Everyone knows you need to block the bad stuff from getting onto your network and calling home to its masters. But what happens when something good gets incorrectly flagged as malicious? A false positive (FP) if managed poorly can be almost as bad as letting something potentially dangerous get through.

FPs can result in lost traffic and revenue for the wrongfully accused, wasting time and resources for those investigating and resolving the issue. In a study conducted by ESG Research, most security, IT, and DevOps leaders say their organization spends an equal amount, or more, time on false positives as on legitimate attacks. When FPs become a recurring problem, you start to lose trust. Is this IP really good? Is that IP really bad? Too often, the result ends up being over investigation or a lapse in standards.

Drastic breaks in service can also be a potential result of FPs. An extreme example (that has happened without any fatalities) is a hospital using a SAAS paging service. This paging service was hosted on an IP that was simultaneously hosting multiple phishing sites. With this, the pager service didn’t work until they added that IP to their custom whitelist. Is the potential risk of blocking something good worth the extreme vulnerability to malware and attacks that comes with underblocking?

Stay with us for a bit and we'll answer that question together.

Many routes to a False Positive

The most common source of FPs is human error. Analysts at threat intelligence providers tend to have a bias towards blocking, as threat removal is often difficult. Faulty algorithms are an additional source of FPs. Many companies use machine learning and data mining to find malicious addresses that are not always 100% accurate.

Another frequent cause of FPs is when companies self-list through misconfiguring auto-protection services such as DenyHosts. If DenyHosts are misconfigured not to exclude reporting of their own IP addresses (especially their system monitoring servers), an organization’s own DenyHosts can send their IP addresses to the shared database, locking themselves out.

While some infrastructure is born malicious (such as C2 DGA domains and sketchy hosting providers), it's more common for legitimate infrastructure to be compromised and exploited for malicious purposes. Because of this, false positives often occur if the IP or domain that was previously serving up malicious traffic has since been cleaned up, but has not aged off the data source in question. If reputational services do not constantly update their lists based on the current threat infrastructure landscape, they are likely to contain many FPs.

One man's spammer is another man's customer

A more complex FP situation is when malicious content is served from one URL (or a couple) living on an IP address that hosts thousands of other domains as well. The innocent sites stuck in a bad neighborhood. For instance, the TLD .tk has earned itself a bad reputation from the large amounts of malicious domains and spam that it hosts. Yet .tk also hosts the Tcl Developer Xchange (tcl[.]tk), a popular and legitimate service that is most likely blocked by many because of its bad neighbors. In these examples, it’s not so much a false positive as not having the correct level of granularity to deal with multi-hosts. Basically, any critical service that’s connected through a shared public IP has the potential of being blocked in a false positive.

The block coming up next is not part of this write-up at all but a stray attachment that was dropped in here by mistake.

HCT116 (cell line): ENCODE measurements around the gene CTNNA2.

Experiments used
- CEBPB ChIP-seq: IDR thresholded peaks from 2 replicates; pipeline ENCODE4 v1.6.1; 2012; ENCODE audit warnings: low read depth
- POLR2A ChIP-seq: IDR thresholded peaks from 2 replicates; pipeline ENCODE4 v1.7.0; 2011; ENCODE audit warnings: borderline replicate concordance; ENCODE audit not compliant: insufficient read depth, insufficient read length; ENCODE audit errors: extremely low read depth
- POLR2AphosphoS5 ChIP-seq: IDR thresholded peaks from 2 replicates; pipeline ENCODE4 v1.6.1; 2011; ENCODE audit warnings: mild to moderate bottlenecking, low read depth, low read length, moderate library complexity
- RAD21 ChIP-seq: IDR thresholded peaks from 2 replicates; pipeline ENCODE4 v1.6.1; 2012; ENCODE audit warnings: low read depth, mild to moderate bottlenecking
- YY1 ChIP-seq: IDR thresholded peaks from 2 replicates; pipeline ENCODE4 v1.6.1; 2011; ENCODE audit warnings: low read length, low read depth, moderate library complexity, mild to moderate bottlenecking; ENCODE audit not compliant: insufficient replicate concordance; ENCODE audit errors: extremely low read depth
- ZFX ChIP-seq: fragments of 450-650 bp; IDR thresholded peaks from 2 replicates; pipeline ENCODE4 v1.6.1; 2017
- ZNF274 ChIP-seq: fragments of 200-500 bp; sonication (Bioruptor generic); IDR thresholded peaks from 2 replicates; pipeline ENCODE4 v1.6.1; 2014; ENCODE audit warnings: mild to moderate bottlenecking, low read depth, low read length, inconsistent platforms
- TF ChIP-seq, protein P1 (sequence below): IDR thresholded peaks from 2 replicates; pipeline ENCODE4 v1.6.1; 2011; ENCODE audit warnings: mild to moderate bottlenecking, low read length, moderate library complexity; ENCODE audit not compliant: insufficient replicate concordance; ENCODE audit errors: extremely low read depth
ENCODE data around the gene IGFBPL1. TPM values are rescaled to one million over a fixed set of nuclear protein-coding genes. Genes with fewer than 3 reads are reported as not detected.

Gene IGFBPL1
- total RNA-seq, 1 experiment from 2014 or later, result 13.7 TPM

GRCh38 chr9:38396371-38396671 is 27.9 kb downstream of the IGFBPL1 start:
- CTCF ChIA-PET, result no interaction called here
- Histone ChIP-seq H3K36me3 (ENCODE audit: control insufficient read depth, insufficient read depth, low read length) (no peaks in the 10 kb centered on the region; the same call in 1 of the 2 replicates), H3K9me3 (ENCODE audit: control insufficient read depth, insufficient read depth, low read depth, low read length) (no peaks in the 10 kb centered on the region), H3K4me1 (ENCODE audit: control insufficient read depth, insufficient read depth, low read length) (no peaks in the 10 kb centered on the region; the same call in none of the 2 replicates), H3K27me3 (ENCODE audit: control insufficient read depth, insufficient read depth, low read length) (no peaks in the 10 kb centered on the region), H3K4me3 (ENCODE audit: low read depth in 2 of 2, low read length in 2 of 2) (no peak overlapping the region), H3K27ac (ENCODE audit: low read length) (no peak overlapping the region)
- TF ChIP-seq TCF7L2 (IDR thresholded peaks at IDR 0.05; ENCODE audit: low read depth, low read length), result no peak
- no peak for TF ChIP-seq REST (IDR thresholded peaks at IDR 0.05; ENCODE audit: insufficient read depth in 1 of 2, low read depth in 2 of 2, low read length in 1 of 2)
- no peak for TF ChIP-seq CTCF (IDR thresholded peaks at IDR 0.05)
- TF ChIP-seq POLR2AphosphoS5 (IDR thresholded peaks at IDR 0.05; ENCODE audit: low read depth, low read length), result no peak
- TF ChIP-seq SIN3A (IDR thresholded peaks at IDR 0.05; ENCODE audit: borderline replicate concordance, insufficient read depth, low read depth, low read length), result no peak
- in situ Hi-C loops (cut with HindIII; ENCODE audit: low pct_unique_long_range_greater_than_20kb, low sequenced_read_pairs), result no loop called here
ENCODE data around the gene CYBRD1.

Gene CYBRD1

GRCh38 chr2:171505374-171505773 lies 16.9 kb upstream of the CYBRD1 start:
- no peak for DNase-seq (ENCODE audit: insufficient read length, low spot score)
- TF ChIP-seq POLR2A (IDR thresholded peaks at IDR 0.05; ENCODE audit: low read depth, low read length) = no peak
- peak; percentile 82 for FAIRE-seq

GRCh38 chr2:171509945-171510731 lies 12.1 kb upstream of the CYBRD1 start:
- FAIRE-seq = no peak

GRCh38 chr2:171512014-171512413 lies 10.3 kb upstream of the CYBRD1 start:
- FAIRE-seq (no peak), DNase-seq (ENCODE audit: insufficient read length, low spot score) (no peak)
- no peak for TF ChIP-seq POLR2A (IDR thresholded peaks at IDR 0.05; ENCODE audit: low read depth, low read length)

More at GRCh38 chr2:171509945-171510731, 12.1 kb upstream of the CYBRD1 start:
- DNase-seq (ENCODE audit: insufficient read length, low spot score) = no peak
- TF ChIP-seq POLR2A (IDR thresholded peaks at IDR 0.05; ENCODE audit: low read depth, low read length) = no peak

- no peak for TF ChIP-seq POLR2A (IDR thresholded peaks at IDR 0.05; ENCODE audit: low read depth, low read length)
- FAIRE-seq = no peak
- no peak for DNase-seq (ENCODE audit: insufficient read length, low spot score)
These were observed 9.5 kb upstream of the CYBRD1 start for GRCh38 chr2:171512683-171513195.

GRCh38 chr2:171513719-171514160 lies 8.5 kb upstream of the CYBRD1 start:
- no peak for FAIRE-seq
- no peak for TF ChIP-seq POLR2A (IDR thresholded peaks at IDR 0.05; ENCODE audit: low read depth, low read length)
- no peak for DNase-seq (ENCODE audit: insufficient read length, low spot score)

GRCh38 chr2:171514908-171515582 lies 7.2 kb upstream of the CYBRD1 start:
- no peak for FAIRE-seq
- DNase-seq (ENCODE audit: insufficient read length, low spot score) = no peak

Block More, Use Granular Protection, Respond Quickly

When you go to Disneyland with your family and that super cool ride that your kids love is closed for maintenance, it can definitely be a big disappointment. But no one would want the ride to stay open if there is suspicion that it is faulty, especially when the price can be a serious injury - or worse. The same caution should be taken in cyber security. The cost of underblocking and enduring a cyber attack or ransomware infection is so high at this point, that the bias has to change towards staying safe from as many threats as possible. But - that does not mean "block everything, all the time".

Many well-known threat feeds are more generic than one realizes, providing a one-size-fits-all solution. As we all know, one size definitely does not fit all in this industry, and every organization has its own needs. The result of this solution approach - no customizability, neither in adding IOCs you want to block for your organization's specific needs, and nor in dynamically unblock IOCs you need to be accessing right now. You should to be able to easily and dynamically whitelist indicators that need to be unblocked ASAP. No waiting hours or even days for the support team to help you out, no tedious manual changes of BIND configurations. We're talking about an instant policy change with rapid propagation for actual operational responsiveness. That's what ThreatSTOP does.

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